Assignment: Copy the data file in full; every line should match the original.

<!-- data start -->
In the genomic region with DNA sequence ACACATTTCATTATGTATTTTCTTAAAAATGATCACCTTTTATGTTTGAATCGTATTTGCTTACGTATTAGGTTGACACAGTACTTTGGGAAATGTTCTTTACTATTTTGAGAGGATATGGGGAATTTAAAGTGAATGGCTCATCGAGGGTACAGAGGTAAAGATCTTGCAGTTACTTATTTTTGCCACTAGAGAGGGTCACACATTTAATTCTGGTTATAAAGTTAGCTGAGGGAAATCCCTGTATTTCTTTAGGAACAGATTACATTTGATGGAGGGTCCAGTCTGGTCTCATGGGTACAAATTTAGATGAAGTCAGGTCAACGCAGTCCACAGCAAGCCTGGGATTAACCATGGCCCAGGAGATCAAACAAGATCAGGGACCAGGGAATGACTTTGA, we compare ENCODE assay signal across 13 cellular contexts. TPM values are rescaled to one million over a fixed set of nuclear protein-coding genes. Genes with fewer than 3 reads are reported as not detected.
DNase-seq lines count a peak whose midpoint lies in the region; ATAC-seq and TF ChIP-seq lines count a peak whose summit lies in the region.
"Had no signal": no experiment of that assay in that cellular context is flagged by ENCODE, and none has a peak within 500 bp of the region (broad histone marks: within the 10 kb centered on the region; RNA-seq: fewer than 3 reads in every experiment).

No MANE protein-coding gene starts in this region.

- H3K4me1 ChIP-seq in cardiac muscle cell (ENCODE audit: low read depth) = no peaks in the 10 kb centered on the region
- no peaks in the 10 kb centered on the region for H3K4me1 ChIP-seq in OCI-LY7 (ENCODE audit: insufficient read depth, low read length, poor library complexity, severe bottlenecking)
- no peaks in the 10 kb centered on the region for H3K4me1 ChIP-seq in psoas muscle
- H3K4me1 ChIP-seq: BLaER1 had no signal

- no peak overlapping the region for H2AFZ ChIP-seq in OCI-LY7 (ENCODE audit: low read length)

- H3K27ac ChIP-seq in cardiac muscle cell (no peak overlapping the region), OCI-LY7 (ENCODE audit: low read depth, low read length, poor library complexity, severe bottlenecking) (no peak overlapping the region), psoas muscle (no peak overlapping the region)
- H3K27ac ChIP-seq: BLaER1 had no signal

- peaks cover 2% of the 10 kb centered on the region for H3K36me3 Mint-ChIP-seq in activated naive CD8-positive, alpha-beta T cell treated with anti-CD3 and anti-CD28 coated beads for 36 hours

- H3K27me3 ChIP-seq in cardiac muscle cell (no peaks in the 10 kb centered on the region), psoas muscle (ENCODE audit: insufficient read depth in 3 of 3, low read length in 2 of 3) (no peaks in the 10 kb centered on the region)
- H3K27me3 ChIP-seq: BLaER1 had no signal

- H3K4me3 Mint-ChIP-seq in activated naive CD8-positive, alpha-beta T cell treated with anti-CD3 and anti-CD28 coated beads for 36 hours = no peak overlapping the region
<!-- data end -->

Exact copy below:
In the genomic region with DNA sequence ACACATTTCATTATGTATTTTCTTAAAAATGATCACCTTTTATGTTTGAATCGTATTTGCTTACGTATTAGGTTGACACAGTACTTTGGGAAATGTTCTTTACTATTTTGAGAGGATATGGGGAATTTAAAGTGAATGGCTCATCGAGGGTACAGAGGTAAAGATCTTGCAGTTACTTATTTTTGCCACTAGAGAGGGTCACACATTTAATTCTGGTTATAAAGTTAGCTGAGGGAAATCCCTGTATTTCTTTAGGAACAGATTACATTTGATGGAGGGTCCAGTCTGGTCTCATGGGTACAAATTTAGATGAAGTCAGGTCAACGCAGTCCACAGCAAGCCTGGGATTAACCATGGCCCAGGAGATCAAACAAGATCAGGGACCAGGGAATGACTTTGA, we compare ENCODE assay signal across 13 cellular contexts. TPM values are rescaled to one million over a fixed set of nuclear protein-coding genes. Genes with fewer than 3 reads are reported as not detected.
DNase-seq lines count a peak whose midpoint lies in the region; ATAC-seq and TF ChIP-seq lines count a peak whose summit lies in the region.
"Had no signal": no experiment of that assay in that cellular context is flagged by ENCODE, and none has a peak within 500 bp of the region (broad histone marks: within the 10 kb centered on the region; RNA-seq: fewer than 3 reads in every experiment).

No MANE protein-coding gene starts in this region.

- H3K4me1 ChIP-seq in cardiac muscle cell (ENCODE audit: low read depth) = no peaks in the 10 kb centered on the region
- no peaks in the 10 kb centered on the region for H3K4me1 ChIP-seq in OCI-LY7 (ENCODE audit: insufficient read depth, low read length, poor library complexity, severe bottlenecking)
- no peaks in the 10 kb centered on the region for H3K4me1 ChIP-seq in psoas muscle
- H3K4me1 ChIP-seq: BLaER1 had no signal

- no peak overlapping the region for H2AFZ ChIP-seq in OCI-LY7 (ENCODE audit: low read length)

- H3K27ac ChIP-seq in cardiac muscle cell (no peak overlapping the region), OCI-LY7 (ENCODE audit: low read depth, low read length, poor library complexity, severe bottlenecking) (no peak overlapping the region), psoas muscle (no peak overlapping the region)
- H3K27ac ChIP-seq: BLaER1 had no signal

- peaks cover 2% of the 10 kb centered on the region for H3K36me3 Mint-ChIP-seq in activated naive CD8-positive, alpha-beta T cell treated with anti-CD3 and anti-CD28 coated beads for 36 hours

- H3K27me3 ChIP-seq in cardiac muscle cell (no peaks in the 10 kb centered on the region), psoas muscle (ENCODE audit: insufficient read depth in 3 of 3, low read length in 2 of 3) (no peaks in the 10 kb centered on the region)
- H3K27me3 ChIP-seq: BLaER1 had no signal

- H3K4me3 Mint-ChIP-seq in activated naive CD8-positive, alpha-beta T cell treated with anti-CD3 and anti-CD28 coated beads for 36 hours = no peak overlapping the region